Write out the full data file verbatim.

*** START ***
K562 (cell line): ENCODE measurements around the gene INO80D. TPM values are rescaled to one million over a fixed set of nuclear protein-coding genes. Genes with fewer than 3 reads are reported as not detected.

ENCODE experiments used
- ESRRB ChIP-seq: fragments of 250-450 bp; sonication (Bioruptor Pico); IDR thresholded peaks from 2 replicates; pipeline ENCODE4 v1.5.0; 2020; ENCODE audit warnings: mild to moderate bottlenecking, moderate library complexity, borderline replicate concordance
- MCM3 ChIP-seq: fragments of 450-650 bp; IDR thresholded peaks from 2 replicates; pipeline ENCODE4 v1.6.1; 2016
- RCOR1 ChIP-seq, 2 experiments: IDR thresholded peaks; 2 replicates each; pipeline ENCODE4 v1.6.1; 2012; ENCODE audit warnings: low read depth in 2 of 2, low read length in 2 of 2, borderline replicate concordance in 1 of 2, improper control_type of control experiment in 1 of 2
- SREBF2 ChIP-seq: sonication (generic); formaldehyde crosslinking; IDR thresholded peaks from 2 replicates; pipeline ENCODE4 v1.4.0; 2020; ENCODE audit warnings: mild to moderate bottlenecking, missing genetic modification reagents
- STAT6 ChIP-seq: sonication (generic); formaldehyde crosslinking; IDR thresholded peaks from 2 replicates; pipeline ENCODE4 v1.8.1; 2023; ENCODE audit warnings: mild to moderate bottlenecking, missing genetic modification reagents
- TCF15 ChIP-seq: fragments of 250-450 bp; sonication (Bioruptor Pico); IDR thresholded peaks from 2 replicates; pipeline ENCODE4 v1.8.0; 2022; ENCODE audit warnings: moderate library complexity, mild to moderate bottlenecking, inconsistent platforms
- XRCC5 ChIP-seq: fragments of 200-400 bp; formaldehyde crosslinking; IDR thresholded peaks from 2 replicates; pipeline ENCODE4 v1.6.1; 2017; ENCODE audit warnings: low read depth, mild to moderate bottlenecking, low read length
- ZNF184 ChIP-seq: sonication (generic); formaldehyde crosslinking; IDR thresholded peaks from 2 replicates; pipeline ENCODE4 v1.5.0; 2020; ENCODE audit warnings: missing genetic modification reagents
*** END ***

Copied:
K562 (cell line): ENCODE measurements around the gene INO80D. TPM values are rescaled to one million over a fixed set of nuclear protein-coding genes. Genes with fewer than 3 reads are reported as not detected.

ENCODE experiments used
- ESRRB ChIP-seq: fragments of 250-450 bp; sonication (Bioruptor Pico); IDR thresholded peaks from 2 replicates; pipeline ENCODE4 v1.5.0; 2020; ENCODE audit warnings: mild to moderate bottlenecking, moderate library complexity, borderline replicate concordance
- MCM3 ChIP-seq: fragments of 450-650 bp; IDR thresholded peaks from 2 replicates; pipeline ENCODE4 v1.6.1; 2016
- RCOR1 ChIP-seq, 2 experiments: IDR thresholded peaks; 2 replicates each; pipeline ENCODE4 v1.6.1; 2012; ENCODE audit warnings: low read depth in 2 of 2, low read length in 2 of 2, borderline replicate concordance in 1 of 2, improper control_type of control experiment in 1 of 2
- SREBF2 ChIP-seq: sonication (generic); formaldehyde crosslinking; IDR thresholded peaks from 2 replicates; pipeline ENCODE4 v1.4.0; 2020; ENCODE audit warnings: mild to moderate bottlenecking, missing genetic modification reagents
- STAT6 ChIP-seq: sonication (generic); formaldehyde crosslinking; IDR thresholded peaks from 2 replicates; pipeline ENCODE4 v1.8.1; 2023; ENCODE audit warnings: mild to moderate bottlenecking, missing genetic modification reagents
- TCF15 ChIP-seq: fragments of 250-450 bp; sonication (Bioruptor Pico); IDR thresholded peaks from 2 replicates; pipeline ENCODE4 v1.8.0; 2022; ENCODE audit warnings: moderate library complexity, mild to moderate bottlenecking, inconsistent platforms
- XRCC5 ChIP-seq: fragments of 200-400 bp; formaldehyde crosslinking; IDR thresholded peaks from 2 replicates; pipeline ENCODE4 v1.6.1; 2017; ENCODE audit warnings: low read depth, mild to moderate bottlenecking, low read length
- ZNF184 ChIP-seq: sonication (generic); formaldehyde crosslinking; IDR thresholded peaks from 2 replicates; pipeline ENCODE4 v1.5.0; 2020; ENCODE audit warnings: missing genetic modification reagents